The University of Pittsburgh Alzheimer's Disease Research Center (PITT-ADRC) has shown a clear scientific evolution over the past three decades. Since our inception, we have advanced the areas of AD neuropsychiatry, the natural history of AD, validation of clinical criteria, and clinico-pathological correlations. We have pioneered new positron emission technology (PET) techniques for amyloid imaging. We have used a multidisciplinary approach to better understand the transition from normalcy to dementia, have explored the biology of more aggressive forms of AD characterized by psychosis, and have made and contributed to new insights in genetics. This solid scientific background has allowed the PITT-ADRC to develop areas of excellence, which will serve as the basis for the future of the Center. These are reflected in the Center's cores and projects, and most notably in the large number of studies we support in Pittsburgh and at the national and international level. Equally important, the availability of a rich, multidisciplinary training environment along with dedicated, skilled mentoring creates the ?perfect laboratory? to develop and advance young investigators. With our Projects, we are committed to remain at the forefront of the scientific efforts to understand the pathological processes involved in the etiology of AD. Project-1 takes a comprehensive neuroimaging approach to studying subjective cognitive decline (in the context of personality factors), with a focus on amyloid PET imaging as the putative earliest indicator of AD pathology. Project-2 will combine amyloid PET and a measure of synaptic density (11C- UCB-J) to examine pathological status of cognitively normal control subjects who are amyloid- negative but already show hypometabolism or hippocampal atrophy. Project 3 will examine the pathological basis of psychotic symptoms in AD patients, which have a tremendous effect on the quality of life of the patients and their families, and are risk factors for rapid clinical progression of the disease and mortality. The PITT-ADRC, through its pilot projects, engages and involves as many clinical and basic researchers as possible. This extends to all aspects of research relevant to AD and related dementias. The goal of this Revision application is to augment the acquisition of brain imaging data (both MRI and PET), standardize the analysis of all imaging data acquired from ADRC participants, and to make these data available to ADRC investigators, collaborators, and large data repositories (e.g., NACC, ENIGMA) for further analysis.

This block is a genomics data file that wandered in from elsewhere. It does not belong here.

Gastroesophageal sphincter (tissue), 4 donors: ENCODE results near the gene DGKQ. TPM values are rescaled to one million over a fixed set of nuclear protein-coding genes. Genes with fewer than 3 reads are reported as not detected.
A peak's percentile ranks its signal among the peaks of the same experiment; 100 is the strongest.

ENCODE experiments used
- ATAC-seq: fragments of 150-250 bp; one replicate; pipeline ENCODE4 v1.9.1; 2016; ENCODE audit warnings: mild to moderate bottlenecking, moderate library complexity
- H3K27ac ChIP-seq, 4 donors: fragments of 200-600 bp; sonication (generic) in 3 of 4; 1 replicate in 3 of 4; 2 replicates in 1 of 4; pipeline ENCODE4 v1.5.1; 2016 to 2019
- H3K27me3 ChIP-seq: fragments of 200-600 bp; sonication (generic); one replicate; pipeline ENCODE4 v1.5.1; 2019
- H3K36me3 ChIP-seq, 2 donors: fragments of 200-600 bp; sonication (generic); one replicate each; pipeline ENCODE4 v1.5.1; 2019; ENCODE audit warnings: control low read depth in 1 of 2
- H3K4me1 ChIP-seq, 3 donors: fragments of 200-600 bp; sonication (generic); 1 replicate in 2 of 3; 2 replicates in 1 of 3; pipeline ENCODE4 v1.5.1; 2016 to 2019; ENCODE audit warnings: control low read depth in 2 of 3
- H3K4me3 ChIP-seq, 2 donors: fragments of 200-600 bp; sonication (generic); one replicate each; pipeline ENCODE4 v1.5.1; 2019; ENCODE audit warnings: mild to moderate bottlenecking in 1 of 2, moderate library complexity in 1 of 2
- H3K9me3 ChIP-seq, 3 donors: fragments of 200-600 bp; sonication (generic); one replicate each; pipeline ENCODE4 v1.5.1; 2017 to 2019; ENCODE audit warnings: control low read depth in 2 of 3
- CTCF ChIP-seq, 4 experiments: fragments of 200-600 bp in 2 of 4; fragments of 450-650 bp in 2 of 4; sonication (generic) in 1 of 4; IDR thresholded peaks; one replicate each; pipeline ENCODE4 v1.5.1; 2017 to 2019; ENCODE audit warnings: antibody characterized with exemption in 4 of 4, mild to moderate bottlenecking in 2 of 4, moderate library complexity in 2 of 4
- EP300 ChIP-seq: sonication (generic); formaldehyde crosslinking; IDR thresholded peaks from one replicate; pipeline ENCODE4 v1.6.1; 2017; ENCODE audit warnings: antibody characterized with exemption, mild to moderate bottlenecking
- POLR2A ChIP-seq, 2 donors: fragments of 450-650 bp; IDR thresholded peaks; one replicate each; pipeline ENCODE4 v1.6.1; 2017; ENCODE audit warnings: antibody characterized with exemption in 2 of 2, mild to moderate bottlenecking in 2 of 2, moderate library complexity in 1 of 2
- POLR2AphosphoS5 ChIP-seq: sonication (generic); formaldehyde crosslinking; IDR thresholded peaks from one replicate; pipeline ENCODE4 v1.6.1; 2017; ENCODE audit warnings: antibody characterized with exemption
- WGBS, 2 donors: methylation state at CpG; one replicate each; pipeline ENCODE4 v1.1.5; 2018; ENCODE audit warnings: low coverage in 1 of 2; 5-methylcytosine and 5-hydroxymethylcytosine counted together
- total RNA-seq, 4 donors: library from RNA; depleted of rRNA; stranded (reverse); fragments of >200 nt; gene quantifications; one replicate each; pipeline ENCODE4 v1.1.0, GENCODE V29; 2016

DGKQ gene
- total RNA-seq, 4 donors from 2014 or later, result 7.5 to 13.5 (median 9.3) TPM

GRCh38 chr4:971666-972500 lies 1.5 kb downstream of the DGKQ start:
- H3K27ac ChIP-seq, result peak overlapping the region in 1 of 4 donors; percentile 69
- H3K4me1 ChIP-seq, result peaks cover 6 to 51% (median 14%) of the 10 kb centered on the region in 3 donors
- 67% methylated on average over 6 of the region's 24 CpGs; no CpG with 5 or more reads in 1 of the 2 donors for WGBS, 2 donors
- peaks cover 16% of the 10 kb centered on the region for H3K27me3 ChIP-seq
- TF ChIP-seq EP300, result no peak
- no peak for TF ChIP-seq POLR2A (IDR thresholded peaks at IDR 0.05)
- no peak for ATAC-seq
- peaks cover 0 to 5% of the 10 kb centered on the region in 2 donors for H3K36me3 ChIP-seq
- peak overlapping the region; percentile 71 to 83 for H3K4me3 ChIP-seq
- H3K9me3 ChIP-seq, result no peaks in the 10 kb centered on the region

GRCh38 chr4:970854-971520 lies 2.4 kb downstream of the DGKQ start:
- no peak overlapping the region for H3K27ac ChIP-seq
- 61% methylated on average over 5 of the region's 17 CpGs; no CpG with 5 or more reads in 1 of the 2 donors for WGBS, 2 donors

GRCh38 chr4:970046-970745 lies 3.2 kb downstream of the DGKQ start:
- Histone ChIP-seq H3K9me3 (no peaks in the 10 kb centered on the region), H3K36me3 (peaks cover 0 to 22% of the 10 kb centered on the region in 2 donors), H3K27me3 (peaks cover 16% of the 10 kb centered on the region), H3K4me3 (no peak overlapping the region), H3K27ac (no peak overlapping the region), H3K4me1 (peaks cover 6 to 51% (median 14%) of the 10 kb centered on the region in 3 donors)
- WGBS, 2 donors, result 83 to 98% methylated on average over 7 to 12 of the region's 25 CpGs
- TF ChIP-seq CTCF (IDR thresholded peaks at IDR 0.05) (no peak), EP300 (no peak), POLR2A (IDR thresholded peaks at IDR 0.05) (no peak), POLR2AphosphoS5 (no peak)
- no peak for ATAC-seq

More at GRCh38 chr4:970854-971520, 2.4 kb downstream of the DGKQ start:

Public Health Relevance

The University of Pittsburgh Alzheimer's Disease Research Center (PITT-ADRC) aims to be a focal point of innovative research on the cause and effective treatment of Alzheimer's disease (AD). While serving as a local resource for outreach, education and support to patients and caregivers at all stages of the disease, we focus our research efforts on the transition from normal aging into the earliest detectable stages of cognitive decline and have pioneered transformative amyloid imaging technology to facilitate these efforts here and around the world. At the PITT-ADRC, we strive to accomplish our goal through: 1) our own research; 2) involving affiliated investigators at the University of Pittsburgh and nearby institutions in both clinical and basic research; 3) collaborations with other members of the Centers Program; and 4) collaborations with other national and international centers of excellence in AD. The purpose of this Revision of our NeuroImaging Core is to expand the brain imaging data and the data analysis capabilities of the Core to meet the needs of the Center for the next 5-10 years.

National Institute of Health (NIH)
National Institute on Aging (NIA)
Specialized Center (P50)
Project #
Application #
Study Section
Special Emphasis Panel (ZAG1)
Program Officer
Silverberg, Nina B
Project Start
Project End
Budget Start
Budget End
Support Year
Fiscal Year
Total Cost
Indirect Cost
University of Pittsburgh
Schools of Medicine
United States
Zip Code
Ting, Simon Kang Seng; Foo, Heidi; Chia, Pei Shi et al. (2018) Dyslexic Characteristics of Chinese-Speaking Semantic Variant of Primary Progressive Aphasia. J Neuropsychiatry Clin Neurosci 30:31-37
Minhas, Davneet S; Price, Julie C; Laymon, Charles M et al. (2018) Impact of partial volume correction on the regional correspondence between in vivo [C-11]PiB PET and postmortem measures of A? load. Neuroimage Clin 19:182-189
Mukherjee, Shubhabrata; Mez, Jesse; Trittschuh, Emily H et al. (2018) Genetic data and cognitively defined late-onset Alzheimer's disease subgroups. Mol Psychiatry :
Wang, Tingyan; Qiu, Robin G; Yu, Ming (2018) Predictive Modeling of the Progression of Alzheimer's Disease with Recurrent Neural Networks. Sci Rep 8:9161
Hu, Ziheng; Wang, Lirong; Ma, Shifan et al. (2018) Synergism of antihypertensives and cholinesterase inhibitors in Alzheimer's disease. Alzheimers Dement (N Y) 4:542-555
Brainstorm Consortium (see original citation for additional authors) (2018) Analysis of shared heritability in common disorders of the brain. Science 360:
Koch, Manja; DeKosky, Steven T; Fitzpatrick, Annette L et al. (2018) Apolipoproteins and Alzheimer's pathophysiology. Alzheimers Dement (Amst) 10:545-553
Agogo, George O; Ramsey, Christine M; Gnjidic, Danijela et al. (2018) Longitudinal associations between different dementia diagnoses and medication use jointly accounting for dropout. Int Psychogeriatr 30:1477-1487
Crum, Jana; Wilson, Jeffrey; Sabbagh, Marwan (2018) Does taking statins affect the pathological burden in autopsy-confirmed Alzheimer's dementia? Alzheimers Res Ther 10:104
Yan, Qi; Nho, Kwangsik; Del-Aguila, Jorge L et al. (2018) Genome-wide association study of brain amyloid deposition as measured by Pittsburgh Compound-B (PiB)-PET imaging. Mol Psychiatry :

Showing the most recent 10 out of 667 publications